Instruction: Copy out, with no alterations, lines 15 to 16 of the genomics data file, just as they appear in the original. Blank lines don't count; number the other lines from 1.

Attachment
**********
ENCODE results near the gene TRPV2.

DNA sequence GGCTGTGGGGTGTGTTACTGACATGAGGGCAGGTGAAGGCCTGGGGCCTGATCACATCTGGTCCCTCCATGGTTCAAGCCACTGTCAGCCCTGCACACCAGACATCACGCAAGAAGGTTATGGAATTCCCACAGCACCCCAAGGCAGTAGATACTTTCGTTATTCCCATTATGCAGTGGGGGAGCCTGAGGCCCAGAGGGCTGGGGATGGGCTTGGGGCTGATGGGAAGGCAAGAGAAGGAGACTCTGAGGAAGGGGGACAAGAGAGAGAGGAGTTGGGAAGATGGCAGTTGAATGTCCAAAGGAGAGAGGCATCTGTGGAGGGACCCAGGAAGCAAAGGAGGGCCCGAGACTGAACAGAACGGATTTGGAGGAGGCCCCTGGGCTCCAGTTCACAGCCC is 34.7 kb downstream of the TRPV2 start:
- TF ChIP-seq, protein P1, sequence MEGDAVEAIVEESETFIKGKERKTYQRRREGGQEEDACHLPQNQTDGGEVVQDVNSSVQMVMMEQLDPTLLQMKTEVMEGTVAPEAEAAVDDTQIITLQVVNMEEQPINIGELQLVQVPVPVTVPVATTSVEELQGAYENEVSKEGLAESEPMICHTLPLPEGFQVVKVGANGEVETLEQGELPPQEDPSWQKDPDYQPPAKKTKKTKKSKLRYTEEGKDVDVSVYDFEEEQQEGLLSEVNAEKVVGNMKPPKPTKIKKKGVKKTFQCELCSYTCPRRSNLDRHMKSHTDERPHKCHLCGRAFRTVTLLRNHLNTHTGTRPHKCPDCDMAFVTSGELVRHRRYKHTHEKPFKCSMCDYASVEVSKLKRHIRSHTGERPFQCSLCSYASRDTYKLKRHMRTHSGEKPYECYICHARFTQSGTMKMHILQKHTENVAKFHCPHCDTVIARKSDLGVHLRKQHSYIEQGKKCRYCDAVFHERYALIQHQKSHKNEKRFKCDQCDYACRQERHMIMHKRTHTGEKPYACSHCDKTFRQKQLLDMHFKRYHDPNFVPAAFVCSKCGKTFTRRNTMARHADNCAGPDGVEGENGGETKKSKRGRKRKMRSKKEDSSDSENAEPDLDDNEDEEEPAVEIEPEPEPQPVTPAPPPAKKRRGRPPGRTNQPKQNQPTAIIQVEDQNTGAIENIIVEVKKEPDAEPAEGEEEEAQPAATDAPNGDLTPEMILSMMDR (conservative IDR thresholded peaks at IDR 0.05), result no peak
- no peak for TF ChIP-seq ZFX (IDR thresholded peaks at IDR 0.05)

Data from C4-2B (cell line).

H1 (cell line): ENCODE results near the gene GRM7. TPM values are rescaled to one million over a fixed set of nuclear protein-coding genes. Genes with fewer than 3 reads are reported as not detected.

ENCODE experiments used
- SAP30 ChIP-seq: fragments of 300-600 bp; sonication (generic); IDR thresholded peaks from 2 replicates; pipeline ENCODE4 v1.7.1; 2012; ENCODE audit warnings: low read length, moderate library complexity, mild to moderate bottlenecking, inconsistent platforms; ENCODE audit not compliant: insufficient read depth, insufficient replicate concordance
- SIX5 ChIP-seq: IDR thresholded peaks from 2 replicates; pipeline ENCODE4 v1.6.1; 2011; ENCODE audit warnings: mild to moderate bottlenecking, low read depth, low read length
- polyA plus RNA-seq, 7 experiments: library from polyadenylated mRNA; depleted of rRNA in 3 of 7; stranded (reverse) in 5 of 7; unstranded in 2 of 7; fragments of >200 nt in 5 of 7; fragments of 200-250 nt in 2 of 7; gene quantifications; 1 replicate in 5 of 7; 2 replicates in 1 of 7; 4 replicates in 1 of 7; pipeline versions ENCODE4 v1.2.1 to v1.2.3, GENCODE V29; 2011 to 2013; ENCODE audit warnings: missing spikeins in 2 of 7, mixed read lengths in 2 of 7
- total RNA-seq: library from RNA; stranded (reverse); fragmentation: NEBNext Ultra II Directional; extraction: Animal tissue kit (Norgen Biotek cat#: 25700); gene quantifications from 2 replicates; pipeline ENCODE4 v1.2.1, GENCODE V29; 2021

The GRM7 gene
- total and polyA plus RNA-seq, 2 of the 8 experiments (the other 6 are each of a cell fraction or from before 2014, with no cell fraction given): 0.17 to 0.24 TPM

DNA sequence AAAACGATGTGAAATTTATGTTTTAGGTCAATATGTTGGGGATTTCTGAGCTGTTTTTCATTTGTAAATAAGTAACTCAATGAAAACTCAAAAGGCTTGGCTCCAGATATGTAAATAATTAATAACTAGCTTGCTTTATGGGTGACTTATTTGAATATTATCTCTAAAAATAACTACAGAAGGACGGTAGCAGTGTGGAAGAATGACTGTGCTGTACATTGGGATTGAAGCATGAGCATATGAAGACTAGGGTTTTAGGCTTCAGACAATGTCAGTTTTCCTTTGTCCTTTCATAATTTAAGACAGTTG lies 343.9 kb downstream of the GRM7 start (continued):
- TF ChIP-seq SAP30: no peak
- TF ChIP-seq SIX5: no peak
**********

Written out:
- TF ChIP-seq SAP30: no peak
- TF ChIP-seq SIX5: no peak